Straight-talking finance platform Boring Money has released its latest Online Investing Report, tracking the DIY investing landscape over the last 12 months. Based on a survey of more than 6,300 UK adults, it’s essential reading for anyone who wants to understand emerging trends and consumer behaviour in self-directed investing. The annual report studies both the behaviours and attitudes of UK retail investors, as well as those of cash savers with no investments. We’ve rounded up five key insights of note for finance marketers.

1. Overall engagement continues to rise

We know the pandemic sparked a surge of DIY investment activity. And while the increase for 2022 is not as marked, the report uncovered a continued rise in the level of engagement with accounts over the last year. There are more people checking the balance of their product and getting more frequently engaged with their investments. Boring Money said that this has been driven by increased ease of use in new products and on mobile devices. This is particularly interesting for asset managers who have previously shied away from engaging with the private investor market potential, as the evidence increasingly suggests this is a group that is highly engaged and has potential.

2. Influx of beginner investors

More new investors are dipping their toes in the DIY pond, and a significant number have only modest cash buffers in place. According to the report, one in five (21 per cent) of the UK retail investor population is made up of people with less than three years’ experience investing (7 per cent) have been investing less than a year). Of these new investors, a quarter are living in rented accommodation, while 18 per cent live with their parents.

The report shows that 27% of people investing today have less than £10,000 in total cash and investment assets, with the majority of this group being younger adults. Many of these investors have cited the influence of those around them as the spur to open their first account. As many as 40% of investors aged 18-24, say that a friend or family member encouraged them to open their first investment product. Given interest rates and just the general cost of everything, the figures are hardly surprising. However this also means that there are plenty of products that asset managers offer which could be very appealing – particularly those low-cost, multi-asset propositions.

Mobile is becoming more dominant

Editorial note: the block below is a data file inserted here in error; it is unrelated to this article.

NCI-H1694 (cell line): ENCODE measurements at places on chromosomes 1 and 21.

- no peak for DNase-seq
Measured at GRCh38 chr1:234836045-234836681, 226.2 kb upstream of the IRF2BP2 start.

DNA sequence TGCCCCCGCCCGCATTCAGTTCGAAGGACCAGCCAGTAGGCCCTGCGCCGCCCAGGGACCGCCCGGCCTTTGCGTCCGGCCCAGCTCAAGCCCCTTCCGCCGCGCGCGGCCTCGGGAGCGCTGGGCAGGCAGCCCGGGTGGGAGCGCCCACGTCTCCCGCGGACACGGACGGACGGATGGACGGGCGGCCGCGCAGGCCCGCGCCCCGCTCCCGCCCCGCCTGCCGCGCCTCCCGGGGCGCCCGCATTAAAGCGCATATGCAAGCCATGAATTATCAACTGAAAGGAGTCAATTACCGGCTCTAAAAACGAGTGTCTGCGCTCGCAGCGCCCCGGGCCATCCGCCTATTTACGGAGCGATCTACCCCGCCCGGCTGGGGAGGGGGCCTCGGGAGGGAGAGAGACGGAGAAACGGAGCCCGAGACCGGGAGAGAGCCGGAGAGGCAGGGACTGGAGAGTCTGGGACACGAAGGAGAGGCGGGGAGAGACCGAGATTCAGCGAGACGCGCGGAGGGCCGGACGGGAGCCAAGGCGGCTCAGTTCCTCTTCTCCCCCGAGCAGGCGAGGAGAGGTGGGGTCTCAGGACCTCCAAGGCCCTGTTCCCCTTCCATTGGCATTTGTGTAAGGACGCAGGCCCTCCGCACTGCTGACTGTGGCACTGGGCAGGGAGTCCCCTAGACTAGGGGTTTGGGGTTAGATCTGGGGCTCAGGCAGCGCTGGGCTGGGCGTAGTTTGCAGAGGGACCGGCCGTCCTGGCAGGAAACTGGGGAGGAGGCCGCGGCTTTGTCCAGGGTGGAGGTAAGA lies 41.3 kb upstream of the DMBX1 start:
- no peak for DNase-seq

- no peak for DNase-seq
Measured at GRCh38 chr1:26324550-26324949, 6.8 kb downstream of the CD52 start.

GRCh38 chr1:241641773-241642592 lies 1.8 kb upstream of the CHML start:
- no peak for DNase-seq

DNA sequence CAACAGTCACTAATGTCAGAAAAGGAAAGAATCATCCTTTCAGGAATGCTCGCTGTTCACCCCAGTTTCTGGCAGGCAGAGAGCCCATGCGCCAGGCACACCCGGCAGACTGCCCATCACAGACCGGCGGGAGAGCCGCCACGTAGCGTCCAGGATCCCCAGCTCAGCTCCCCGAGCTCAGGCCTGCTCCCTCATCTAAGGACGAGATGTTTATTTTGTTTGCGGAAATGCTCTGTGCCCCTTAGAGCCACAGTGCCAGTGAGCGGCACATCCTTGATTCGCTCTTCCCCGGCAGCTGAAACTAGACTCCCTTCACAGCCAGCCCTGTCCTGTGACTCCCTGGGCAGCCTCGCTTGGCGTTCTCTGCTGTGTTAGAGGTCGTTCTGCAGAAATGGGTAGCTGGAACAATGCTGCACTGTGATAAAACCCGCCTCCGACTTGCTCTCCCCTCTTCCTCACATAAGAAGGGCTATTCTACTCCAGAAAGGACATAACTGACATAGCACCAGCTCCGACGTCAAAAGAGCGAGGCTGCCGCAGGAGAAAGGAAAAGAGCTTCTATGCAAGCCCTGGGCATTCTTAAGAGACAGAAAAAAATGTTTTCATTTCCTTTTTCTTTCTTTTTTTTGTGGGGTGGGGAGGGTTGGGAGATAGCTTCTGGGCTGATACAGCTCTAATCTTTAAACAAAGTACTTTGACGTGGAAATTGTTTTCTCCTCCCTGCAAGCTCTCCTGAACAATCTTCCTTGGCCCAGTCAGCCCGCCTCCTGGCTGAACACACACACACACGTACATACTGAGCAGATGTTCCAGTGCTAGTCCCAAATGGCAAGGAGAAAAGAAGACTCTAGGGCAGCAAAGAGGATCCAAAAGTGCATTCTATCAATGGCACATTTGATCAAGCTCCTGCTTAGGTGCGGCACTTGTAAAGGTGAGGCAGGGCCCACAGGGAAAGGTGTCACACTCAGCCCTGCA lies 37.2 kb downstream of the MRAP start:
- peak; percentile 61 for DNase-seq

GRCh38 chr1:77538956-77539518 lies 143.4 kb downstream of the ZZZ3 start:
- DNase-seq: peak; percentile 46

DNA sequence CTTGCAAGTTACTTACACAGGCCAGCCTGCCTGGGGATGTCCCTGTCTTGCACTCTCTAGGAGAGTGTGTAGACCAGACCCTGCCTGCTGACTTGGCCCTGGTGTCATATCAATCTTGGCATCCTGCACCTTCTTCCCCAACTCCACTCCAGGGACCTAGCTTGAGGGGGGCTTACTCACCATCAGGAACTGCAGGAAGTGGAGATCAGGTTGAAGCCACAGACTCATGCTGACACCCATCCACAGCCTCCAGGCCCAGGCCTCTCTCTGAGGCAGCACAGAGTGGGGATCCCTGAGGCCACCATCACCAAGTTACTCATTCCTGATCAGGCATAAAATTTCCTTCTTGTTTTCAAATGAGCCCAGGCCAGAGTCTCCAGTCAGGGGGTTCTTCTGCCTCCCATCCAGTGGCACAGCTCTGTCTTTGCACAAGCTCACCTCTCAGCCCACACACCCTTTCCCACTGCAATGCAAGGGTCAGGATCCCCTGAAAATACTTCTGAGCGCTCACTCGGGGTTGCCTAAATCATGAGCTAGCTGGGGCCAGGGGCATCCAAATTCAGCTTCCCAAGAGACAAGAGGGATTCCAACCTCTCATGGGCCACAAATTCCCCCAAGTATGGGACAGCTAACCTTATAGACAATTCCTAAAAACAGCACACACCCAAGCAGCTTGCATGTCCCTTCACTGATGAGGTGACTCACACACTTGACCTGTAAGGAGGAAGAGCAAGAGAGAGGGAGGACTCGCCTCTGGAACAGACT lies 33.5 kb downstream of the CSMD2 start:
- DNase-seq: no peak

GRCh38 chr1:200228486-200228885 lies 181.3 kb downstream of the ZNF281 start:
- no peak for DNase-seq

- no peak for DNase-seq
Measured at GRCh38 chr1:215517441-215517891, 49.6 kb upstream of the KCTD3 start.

The use of mobile as a means to access investment accounts is up compared to the previous year. In the data for 2022, 43% of investors report checking the balance on their account on mobile – for 2021 this was 36%. Among those surveyed, 19% reported buying or selling through a mobile app, up from 16% for 2021. Mobile functionality is especially critical for new and younger investors, who said it’s one of the key factors that influences which provider they select. The wider population, however, are more likely to prioritise telephone support. The message for marketers is clear – a mobile-first strategy is crucial when targeting new and younger investors.

Crypto ownership has surged

The proportion of adults aged under 45 who own crypto assets has doubled, rising from 6% in 2021 to 12% over the past 12 months. Ownership among the over 45s was significantly lower at 3% this year, compared with 2% in 2021. Overall, 7% of the UK adult population holds some crypto assets today, and a further 3% state they have held cryptos in the past.

Whilst this growth trajectory worries many, we have to agree with Boring Money CRO Holly Mackay who noted that “trying to pretend that crypto doesn't exist is not the most helpful approach to take because it's ignoring something that is important for 12% of that that customer base, whatever your narrative around it.” Instead, we should see this growing cohort as a potential customer base that could be tapped into. We need to ask ourselves why and what can we learn from crypto companies that are obviously appealing to more and more people.

Potential investors are sitting in cash

The report shows that although many cash savers have suffered during the pandemic, average cash savings balances have surged. Those with cash savings but no investments now hold £17,000 compared with £14,600 in 2021, and 30 per cent have in excess of GBP10,000.

Boring Money CEO, Holly Mackay, said: “There is a ‘book end’ effect in the DIY investment market today. At one end we have millions of people in cash, with significant balances, and no investments. At the other end, we have some relatively inexperienced, mostly younger investors holding extremely volatile assets. There is a more natural middle ground for millions, and providers have to find some answers on how transition more customers to that more comfortable middle ground.” This is interesting to us as it represents a particularly big opportunity for asset managers who offer relatively low volatile, well diversified products, appealing to both book ends simultaneously. The question is, when will asset managers start really investing in appealing to this audience as more than an afterthought?

You can find out more about Boring Money's Online Investing Report 2022, and request the full report, here.